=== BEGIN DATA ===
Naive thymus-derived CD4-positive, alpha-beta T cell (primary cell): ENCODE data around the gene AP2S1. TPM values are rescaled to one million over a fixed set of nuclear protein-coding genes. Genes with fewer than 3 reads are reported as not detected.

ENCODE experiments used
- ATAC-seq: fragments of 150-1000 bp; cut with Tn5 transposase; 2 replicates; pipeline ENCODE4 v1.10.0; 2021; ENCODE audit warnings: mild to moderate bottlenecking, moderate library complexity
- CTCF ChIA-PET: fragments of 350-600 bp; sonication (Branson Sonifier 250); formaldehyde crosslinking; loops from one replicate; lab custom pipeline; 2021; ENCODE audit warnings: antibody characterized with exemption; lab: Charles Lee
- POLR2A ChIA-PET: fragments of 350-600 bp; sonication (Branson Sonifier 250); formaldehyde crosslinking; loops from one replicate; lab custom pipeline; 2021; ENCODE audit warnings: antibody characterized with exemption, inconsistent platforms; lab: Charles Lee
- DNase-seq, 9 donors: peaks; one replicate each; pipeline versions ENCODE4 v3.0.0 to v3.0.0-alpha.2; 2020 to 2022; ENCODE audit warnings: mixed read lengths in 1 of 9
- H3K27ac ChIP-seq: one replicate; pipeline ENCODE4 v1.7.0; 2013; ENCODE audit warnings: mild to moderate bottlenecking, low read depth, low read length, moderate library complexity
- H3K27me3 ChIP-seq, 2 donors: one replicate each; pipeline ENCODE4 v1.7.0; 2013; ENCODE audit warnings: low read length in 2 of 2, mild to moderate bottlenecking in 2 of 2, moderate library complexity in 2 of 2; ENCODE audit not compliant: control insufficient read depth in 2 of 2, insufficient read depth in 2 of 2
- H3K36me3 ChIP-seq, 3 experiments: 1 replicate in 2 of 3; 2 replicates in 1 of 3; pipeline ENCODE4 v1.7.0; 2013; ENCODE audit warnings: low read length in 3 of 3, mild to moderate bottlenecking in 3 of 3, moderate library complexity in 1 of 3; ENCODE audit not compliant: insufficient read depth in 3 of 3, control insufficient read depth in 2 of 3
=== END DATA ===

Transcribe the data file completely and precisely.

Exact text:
Naive thymus-derived CD4-positive, alpha-beta T cell (primary cell): ENCODE data around the gene AP2S1. TPM values are rescaled to one million over a fixed set of nuclear protein-coding genes. Genes with fewer than 3 reads are reported as not detected.

ENCODE experiments used
- ATAC-seq: fragments of 150-1000 bp; cut with Tn5 transposase; 2 replicates; pipeline ENCODE4 v1.10.0; 2021; ENCODE audit warnings: mild to moderate bottlenecking, moderate library complexity
- CTCF ChIA-PET: fragments of 350-600 bp; sonication (Branson Sonifier 250); formaldehyde crosslinking; loops from one replicate; lab custom pipeline; 2021; ENCODE audit warnings: antibody characterized with exemption; lab: Charles Lee
- POLR2A ChIA-PET: fragments of 350-600 bp; sonication (Branson Sonifier 250); formaldehyde crosslinking; loops from one replicate; lab custom pipeline; 2021; ENCODE audit warnings: antibody characterized with exemption, inconsistent platforms; lab: Charles Lee
- DNase-seq, 9 donors: peaks; one replicate each; pipeline versions ENCODE4 v3.0.0 to v3.0.0-alpha.2; 2020 to 2022; ENCODE audit warnings: mixed read lengths in 1 of 9
- H3K27ac ChIP-seq: one replicate; pipeline ENCODE4 v1.7.0; 2013; ENCODE audit warnings: mild to moderate bottlenecking, low read depth, low read length, moderate library complexity
- H3K27me3 ChIP-seq, 2 donors: one replicate each; pipeline ENCODE4 v1.7.0; 2013; ENCODE audit warnings: low read length in 2 of 2, mild to moderate bottlenecking in 2 of 2, moderate library complexity in 2 of 2; ENCODE audit not compliant: control insufficient read depth in 2 of 2, insufficient read depth in 2 of 2
- H3K36me3 ChIP-seq, 3 experiments: 1 replicate in 2 of 3; 2 replicates in 1 of 3; pipeline ENCODE4 v1.7.0; 2013; ENCODE audit warnings: low read length in 3 of 3, mild to moderate bottlenecking in 3 of 3, moderate library complexity in 1 of 3; ENCODE audit not compliant: insufficient read depth in 3 of 3, control insufficient read depth in 2 of 3